Comparison of Two Methods of Voice Activity Detection in Field Studies PurposeTo evaluate and compare the performance of 2 methods of voice activity detection (neck-attached accelerometer vs. binaural recordings) in field studies in environments where voice activity normally occurs.MethodA group of 11 healthy adults wore recording equipment during their lunch break. We used binary classification to analyze the results from the ... Research Note
Research Note  |   December 01, 2009
Comparison of Two Methods of Voice Activity Detection in Field Studies
 
Author Affiliations & Notes
  • Fredric Lindstrom
    University of Gothenburg, Sweden
  • Keni Ren
    Umeå University, Umeå, Sweden
  • Haibo Li
    Umeå University, Umeå, Sweden
  • Kerstin Persson Waye
    University of Gothenburg
  • Contact author: Fredric Lindstrom, Gothenburg University, Department of Public Health and Community Medicine, Box 414, Gothenburg SE-405 30, Sweden. E-mail: fredric.lindstrom@amm.gu.se.
Article Information
Speech, Voice & Prosody / Speech
Research Note   |   December 01, 2009
Comparison of Two Methods of Voice Activity Detection in Field Studies
Journal of Speech, Language, and Hearing Research, December 2009, Vol. 52, 1658-1663. doi:10.1044/1092-4388(2009/08-0175)
History: Received August 24, 2008 , Accepted March 12, 2009
 
Journal of Speech, Language, and Hearing Research, December 2009, Vol. 52, 1658-1663. doi:10.1044/1092-4388(2009/08-0175)
History: Received August 24, 2008; Accepted March 12, 2009
Web of Science® Times Cited: 6

PurposeTo evaluate and compare the performance of 2 methods of voice activity detection (neck-attached accelerometer vs. binaural recordings) in field studies in environments where voice activity normally occurs.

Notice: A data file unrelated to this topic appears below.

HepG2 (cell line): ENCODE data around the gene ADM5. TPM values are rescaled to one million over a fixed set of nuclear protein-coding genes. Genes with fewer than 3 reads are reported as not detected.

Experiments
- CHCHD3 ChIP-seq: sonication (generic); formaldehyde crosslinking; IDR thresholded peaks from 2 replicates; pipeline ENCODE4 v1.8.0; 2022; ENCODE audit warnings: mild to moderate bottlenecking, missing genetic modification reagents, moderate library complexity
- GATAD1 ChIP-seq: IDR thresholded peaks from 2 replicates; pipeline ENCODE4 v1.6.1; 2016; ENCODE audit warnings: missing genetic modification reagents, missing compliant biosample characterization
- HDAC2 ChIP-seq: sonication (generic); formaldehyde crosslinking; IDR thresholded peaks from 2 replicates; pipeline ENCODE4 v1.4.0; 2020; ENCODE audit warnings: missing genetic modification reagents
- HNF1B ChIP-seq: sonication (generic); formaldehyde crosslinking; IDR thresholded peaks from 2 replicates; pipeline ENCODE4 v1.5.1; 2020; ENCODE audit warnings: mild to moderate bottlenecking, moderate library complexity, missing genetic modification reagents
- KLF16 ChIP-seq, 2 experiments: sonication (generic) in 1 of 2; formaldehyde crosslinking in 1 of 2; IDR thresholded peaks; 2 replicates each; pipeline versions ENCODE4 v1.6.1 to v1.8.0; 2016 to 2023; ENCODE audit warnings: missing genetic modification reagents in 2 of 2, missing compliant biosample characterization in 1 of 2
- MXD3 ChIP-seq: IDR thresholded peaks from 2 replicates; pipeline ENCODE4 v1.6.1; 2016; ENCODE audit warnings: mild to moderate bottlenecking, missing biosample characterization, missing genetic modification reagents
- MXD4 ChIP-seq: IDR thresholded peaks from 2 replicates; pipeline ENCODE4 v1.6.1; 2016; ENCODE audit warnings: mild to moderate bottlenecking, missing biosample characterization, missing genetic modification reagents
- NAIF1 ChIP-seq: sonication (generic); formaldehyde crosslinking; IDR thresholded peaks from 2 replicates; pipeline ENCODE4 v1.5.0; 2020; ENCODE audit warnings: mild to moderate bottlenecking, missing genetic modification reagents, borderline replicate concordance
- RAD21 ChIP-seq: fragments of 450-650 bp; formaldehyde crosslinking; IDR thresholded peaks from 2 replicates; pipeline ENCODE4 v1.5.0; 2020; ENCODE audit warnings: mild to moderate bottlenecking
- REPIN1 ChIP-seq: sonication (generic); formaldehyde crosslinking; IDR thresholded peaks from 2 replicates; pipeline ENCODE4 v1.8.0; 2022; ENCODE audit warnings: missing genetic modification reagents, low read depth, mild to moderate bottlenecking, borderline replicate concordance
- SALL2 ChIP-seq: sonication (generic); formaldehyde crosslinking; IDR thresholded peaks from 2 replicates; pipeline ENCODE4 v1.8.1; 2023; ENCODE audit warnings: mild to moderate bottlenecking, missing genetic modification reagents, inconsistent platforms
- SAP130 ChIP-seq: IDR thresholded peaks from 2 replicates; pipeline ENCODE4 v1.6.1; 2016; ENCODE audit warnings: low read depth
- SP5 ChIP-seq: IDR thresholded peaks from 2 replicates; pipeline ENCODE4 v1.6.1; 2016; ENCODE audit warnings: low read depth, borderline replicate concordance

MethodA group of 11 healthy adults wore recording equipment during their lunch break. We used binary classification to analyze the results from the 2 methods. The output was compared to a gold standard, obtained through listening tests, and the probability for sensitivity (Ps) and false positive (Pf) was rated. The binary classifiers were set for consistent sensitivity of 99%; thus, the lower false positive rate would indicate the method with the better performance.

ResultsThe neck-attached accelerometer (Pf = 0.5%) performed significantly (p < .001) better than the binaural method (Pf = 7%).

ConclusionThe neck-attached accelerometer is more suitable than the binaural method for voice assessments in environments where people are speaking in close proximity to each other and where the signal-to-noise ratio is moderate to low.

Acknowledgment
This study was supported by the Swedish Research Council (Vetenskapsrådet [VR]).
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